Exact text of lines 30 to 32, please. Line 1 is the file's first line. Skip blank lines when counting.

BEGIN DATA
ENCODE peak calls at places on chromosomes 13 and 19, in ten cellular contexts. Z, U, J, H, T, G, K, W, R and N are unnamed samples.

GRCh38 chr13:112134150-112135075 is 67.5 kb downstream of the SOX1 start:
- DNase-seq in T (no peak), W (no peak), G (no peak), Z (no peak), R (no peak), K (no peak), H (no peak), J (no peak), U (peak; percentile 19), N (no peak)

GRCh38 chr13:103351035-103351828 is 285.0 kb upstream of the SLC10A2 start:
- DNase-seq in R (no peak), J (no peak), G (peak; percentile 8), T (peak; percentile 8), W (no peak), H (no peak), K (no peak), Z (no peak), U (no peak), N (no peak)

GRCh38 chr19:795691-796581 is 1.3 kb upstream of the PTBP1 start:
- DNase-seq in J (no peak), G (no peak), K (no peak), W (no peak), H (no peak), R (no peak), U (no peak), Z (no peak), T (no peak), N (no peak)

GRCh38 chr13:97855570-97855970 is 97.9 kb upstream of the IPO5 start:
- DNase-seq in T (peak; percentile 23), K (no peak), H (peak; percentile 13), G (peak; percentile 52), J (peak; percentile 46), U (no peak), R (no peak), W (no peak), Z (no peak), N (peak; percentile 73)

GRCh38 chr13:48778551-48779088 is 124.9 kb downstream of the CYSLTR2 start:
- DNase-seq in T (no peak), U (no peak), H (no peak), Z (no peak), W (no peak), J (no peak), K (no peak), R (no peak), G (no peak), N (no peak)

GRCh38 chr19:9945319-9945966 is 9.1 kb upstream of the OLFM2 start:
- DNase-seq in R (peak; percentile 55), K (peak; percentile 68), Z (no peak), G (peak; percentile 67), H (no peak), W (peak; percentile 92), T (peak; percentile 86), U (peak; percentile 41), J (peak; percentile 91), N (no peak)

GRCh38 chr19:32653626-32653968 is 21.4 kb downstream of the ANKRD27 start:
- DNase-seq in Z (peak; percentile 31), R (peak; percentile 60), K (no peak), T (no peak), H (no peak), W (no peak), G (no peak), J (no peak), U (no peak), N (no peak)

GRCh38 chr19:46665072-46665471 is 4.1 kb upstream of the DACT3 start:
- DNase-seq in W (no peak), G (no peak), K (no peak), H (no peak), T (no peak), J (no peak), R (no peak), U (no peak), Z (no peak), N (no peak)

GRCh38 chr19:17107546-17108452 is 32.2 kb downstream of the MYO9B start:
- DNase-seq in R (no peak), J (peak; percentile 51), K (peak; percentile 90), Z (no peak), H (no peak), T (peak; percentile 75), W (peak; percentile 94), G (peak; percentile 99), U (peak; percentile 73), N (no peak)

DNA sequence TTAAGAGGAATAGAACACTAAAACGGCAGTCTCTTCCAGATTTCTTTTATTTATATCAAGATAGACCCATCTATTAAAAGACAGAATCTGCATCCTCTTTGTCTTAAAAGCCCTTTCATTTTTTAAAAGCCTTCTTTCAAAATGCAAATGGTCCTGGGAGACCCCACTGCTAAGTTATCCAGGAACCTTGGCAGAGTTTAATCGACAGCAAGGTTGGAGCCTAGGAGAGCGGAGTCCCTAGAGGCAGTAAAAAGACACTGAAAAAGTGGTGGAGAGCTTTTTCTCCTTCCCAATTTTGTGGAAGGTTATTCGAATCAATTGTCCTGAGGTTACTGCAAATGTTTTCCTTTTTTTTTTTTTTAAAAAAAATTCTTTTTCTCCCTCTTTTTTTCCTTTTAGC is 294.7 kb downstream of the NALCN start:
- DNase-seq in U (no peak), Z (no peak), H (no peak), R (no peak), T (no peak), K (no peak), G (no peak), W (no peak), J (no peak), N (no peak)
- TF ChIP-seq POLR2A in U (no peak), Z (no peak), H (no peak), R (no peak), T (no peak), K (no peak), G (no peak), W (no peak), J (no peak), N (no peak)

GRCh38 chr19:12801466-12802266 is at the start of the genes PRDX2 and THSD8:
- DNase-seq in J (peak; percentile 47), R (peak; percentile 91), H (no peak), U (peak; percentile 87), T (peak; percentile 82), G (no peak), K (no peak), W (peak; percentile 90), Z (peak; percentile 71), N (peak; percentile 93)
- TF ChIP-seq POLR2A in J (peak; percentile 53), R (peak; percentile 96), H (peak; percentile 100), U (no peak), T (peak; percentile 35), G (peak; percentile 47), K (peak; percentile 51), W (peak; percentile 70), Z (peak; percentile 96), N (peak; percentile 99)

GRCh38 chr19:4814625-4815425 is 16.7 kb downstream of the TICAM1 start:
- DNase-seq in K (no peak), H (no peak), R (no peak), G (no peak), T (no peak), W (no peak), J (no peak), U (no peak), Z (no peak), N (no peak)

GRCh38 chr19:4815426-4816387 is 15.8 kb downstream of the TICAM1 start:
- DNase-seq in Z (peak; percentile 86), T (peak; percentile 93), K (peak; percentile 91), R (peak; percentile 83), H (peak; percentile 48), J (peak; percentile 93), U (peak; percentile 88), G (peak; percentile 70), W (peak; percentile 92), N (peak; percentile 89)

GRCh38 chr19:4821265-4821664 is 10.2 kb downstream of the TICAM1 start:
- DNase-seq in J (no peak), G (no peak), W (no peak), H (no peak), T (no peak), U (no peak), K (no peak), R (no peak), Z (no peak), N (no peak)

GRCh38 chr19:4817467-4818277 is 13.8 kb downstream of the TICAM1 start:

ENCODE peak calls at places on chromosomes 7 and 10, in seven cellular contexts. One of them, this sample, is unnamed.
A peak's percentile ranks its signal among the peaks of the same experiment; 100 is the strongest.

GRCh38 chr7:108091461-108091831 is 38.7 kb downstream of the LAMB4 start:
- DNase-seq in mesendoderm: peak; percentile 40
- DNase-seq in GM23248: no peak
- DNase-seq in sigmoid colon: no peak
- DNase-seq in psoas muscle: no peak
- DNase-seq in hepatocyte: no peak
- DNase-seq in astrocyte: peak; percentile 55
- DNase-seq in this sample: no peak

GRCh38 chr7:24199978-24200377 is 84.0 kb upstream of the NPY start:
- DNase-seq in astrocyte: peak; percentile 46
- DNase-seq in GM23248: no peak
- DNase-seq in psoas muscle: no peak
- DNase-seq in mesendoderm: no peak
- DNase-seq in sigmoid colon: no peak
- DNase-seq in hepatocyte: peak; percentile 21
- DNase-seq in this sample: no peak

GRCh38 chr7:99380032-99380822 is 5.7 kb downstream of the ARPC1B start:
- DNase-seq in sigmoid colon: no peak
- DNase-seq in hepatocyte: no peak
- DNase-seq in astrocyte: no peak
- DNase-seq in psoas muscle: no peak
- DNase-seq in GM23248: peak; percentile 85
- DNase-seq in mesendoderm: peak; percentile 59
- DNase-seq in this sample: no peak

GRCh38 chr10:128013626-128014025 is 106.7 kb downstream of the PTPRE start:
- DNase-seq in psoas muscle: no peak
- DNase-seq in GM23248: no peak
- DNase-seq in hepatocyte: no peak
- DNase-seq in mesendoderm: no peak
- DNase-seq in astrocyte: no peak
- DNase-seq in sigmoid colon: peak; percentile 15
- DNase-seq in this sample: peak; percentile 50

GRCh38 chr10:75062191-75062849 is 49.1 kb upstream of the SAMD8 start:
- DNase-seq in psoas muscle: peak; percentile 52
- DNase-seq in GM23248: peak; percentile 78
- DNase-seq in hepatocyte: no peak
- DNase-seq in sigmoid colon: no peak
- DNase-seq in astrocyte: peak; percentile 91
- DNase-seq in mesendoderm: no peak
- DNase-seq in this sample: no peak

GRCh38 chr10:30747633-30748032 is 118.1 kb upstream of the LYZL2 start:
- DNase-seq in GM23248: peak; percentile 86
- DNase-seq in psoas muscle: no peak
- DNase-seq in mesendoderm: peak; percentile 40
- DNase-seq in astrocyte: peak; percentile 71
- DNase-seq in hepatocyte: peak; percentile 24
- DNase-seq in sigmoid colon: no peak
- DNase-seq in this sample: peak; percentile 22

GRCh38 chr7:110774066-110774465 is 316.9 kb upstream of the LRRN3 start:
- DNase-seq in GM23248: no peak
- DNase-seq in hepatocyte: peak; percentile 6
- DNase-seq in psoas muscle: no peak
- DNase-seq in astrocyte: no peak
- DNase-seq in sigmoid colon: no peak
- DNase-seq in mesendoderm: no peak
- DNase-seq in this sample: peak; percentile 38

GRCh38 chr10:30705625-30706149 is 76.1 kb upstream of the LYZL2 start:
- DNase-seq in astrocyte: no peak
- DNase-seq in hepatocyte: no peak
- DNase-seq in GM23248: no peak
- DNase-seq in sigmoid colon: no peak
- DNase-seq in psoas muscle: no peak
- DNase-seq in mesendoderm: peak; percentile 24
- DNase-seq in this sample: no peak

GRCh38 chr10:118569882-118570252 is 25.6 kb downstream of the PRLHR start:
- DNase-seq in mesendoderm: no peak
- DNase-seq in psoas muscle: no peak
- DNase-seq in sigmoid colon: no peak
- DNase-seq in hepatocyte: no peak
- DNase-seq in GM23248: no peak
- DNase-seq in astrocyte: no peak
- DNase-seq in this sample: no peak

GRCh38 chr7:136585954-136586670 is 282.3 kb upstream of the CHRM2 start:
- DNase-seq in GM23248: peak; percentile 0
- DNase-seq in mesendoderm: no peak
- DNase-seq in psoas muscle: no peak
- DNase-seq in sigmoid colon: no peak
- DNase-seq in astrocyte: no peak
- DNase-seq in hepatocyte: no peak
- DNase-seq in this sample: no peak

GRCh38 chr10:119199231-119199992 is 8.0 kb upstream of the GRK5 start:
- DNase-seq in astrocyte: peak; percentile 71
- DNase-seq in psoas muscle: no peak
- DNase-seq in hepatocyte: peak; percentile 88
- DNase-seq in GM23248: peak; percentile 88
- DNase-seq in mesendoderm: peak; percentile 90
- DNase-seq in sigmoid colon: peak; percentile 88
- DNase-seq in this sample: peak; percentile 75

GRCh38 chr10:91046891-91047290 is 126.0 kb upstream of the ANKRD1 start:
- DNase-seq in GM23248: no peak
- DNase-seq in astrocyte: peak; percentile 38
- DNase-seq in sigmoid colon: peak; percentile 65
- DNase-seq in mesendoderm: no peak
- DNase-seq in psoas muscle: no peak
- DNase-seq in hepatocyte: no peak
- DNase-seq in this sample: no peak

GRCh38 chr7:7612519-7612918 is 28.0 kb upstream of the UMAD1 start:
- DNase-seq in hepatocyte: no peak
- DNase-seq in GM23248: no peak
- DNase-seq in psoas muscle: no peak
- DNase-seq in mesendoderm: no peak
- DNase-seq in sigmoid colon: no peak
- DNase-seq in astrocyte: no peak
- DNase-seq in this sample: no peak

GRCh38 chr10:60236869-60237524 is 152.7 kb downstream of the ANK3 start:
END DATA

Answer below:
GRCh38 chr19:4821265-4821664 is 10.2 kb downstream of the TICAM1 start:
- DNase-seq in J (no peak), G (no peak), W (no peak), H (no peak), T (no peak), U (no peak), K (no peak), R (no peak), Z (no peak), N (no peak)

GRCh38 chr19:4817467-4818277 is 13.8 kb downstream of the TICAM1 start: